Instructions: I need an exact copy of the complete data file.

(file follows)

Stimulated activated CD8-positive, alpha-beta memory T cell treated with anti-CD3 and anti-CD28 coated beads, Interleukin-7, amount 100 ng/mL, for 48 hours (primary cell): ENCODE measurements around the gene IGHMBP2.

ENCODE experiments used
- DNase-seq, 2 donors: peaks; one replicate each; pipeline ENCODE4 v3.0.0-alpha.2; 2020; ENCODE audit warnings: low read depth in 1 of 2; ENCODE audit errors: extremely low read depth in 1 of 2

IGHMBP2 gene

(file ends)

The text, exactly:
Stimulated activated CD8-positive, alpha-beta memory T cell treated with anti-CD3 and anti-CD28 coated beads, Interleukin-7, amount 100 ng/mL, for 48 hours (primary cell): ENCODE measurements around the gene IGHMBP2.

ENCODE experiments used
- DNase-seq, 2 donors: peaks; one replicate each; pipeline ENCODE4 v3.0.0-alpha.2; 2020; ENCODE audit warnings: low read depth in 1 of 2; ENCODE audit errors: extremely low read depth in 1 of 2

IGHMBP2 gene